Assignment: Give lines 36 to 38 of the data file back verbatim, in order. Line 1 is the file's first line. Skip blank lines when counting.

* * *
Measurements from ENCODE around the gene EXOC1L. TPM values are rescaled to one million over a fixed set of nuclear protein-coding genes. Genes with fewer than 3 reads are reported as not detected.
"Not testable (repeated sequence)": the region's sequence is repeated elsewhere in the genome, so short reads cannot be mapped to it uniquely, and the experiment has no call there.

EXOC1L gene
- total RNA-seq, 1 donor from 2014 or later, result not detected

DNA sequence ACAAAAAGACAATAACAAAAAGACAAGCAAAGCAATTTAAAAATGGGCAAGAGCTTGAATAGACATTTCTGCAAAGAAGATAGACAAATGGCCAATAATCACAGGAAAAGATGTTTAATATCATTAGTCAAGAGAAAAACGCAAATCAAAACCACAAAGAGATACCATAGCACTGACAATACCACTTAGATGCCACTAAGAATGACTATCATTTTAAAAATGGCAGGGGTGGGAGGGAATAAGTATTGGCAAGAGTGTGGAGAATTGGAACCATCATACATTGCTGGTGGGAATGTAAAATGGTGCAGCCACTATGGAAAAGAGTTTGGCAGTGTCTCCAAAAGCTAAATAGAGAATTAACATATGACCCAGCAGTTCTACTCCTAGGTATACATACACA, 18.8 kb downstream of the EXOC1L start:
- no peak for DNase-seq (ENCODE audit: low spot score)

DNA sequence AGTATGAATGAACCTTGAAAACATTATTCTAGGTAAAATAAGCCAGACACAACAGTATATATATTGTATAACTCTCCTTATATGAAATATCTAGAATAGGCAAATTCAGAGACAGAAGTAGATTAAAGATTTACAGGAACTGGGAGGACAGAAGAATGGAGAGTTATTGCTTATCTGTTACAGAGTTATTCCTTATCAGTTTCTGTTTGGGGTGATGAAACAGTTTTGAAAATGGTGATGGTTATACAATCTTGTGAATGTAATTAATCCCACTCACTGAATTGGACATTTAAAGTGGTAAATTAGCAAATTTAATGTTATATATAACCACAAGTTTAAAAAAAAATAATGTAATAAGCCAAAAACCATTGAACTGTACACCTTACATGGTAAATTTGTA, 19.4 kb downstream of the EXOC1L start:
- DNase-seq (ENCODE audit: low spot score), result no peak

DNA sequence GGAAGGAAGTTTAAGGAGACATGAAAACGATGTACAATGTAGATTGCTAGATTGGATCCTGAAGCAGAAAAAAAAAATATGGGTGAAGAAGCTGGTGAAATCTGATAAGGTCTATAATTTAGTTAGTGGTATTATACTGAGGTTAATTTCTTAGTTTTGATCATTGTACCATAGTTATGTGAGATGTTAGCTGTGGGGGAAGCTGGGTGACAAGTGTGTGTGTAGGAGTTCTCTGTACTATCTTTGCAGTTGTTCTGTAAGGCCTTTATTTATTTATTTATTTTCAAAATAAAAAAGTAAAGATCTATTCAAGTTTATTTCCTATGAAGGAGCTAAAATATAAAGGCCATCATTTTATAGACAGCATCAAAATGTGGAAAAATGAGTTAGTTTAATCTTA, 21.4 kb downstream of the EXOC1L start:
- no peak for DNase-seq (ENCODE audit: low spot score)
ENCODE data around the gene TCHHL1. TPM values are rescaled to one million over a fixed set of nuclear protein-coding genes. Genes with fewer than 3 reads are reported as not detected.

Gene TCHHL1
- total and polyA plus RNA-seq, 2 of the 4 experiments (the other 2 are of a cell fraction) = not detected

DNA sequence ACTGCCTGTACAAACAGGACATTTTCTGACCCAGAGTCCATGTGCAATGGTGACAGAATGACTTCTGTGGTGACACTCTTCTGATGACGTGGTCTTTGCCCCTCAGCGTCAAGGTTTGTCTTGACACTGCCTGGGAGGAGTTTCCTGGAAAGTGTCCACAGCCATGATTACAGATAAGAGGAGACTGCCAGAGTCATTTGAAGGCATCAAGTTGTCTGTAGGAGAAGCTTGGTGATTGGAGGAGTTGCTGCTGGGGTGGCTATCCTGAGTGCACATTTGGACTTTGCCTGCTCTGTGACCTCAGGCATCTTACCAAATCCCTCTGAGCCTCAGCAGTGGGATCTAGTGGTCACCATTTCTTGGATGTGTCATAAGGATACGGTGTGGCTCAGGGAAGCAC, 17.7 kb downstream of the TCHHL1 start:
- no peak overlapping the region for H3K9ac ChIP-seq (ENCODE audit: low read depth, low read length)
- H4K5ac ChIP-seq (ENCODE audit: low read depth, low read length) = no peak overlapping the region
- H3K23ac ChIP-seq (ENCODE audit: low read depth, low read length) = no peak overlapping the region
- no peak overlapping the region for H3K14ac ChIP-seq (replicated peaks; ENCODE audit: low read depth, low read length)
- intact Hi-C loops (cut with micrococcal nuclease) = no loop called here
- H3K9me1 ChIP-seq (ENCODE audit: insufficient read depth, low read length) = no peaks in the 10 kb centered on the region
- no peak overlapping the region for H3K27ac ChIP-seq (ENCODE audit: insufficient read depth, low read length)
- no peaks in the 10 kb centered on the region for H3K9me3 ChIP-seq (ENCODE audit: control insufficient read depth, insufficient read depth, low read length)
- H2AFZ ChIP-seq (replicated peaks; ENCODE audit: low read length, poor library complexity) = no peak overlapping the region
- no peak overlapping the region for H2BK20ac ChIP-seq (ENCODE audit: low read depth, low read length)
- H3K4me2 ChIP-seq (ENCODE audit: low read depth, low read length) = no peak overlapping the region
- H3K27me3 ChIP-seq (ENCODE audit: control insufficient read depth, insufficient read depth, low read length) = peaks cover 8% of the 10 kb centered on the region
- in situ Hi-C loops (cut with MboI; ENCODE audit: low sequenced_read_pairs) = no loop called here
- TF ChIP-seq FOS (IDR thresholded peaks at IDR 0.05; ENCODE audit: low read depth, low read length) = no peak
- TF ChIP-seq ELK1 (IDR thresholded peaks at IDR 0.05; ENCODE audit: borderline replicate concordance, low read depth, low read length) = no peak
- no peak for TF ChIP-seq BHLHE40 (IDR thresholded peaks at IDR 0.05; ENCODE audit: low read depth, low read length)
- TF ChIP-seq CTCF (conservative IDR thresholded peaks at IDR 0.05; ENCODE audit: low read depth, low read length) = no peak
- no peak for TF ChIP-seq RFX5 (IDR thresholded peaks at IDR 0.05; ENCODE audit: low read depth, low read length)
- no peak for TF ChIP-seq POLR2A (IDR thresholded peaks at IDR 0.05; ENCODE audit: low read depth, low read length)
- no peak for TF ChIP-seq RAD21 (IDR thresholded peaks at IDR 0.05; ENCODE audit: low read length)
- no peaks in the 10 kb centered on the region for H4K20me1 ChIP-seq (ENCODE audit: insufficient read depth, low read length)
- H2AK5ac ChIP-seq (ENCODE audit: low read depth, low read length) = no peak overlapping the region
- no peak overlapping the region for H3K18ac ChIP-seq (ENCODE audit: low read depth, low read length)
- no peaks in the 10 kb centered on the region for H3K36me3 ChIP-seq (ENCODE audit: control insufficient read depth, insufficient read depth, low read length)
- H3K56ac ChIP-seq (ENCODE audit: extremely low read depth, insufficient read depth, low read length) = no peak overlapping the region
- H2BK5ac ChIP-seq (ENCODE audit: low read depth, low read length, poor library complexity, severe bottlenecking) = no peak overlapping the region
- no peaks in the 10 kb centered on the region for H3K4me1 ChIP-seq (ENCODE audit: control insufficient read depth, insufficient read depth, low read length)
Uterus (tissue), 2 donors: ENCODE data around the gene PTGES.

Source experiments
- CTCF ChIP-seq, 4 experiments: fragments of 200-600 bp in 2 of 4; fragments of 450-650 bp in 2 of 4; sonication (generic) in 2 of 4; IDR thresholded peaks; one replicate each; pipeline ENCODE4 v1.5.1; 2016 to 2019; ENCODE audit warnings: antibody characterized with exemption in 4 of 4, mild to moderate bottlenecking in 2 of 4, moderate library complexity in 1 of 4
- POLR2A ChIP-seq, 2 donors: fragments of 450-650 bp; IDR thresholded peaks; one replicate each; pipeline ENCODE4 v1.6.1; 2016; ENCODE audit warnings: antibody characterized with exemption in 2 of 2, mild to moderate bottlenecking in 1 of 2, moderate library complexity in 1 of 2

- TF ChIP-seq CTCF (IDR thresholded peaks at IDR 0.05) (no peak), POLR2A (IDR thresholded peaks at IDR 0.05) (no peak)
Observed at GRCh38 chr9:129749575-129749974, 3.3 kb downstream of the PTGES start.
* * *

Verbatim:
- H2AK5ac ChIP-seq (ENCODE audit: low read depth, low read length) = no peak overlapping the region
- no peak overlapping the region for H3K18ac ChIP-seq (ENCODE audit: low read depth, low read length)
- no peaks in the 10 kb centered on the region for H3K36me3 ChIP-seq (ENCODE audit: control insufficient read depth, insufficient read depth, low read length)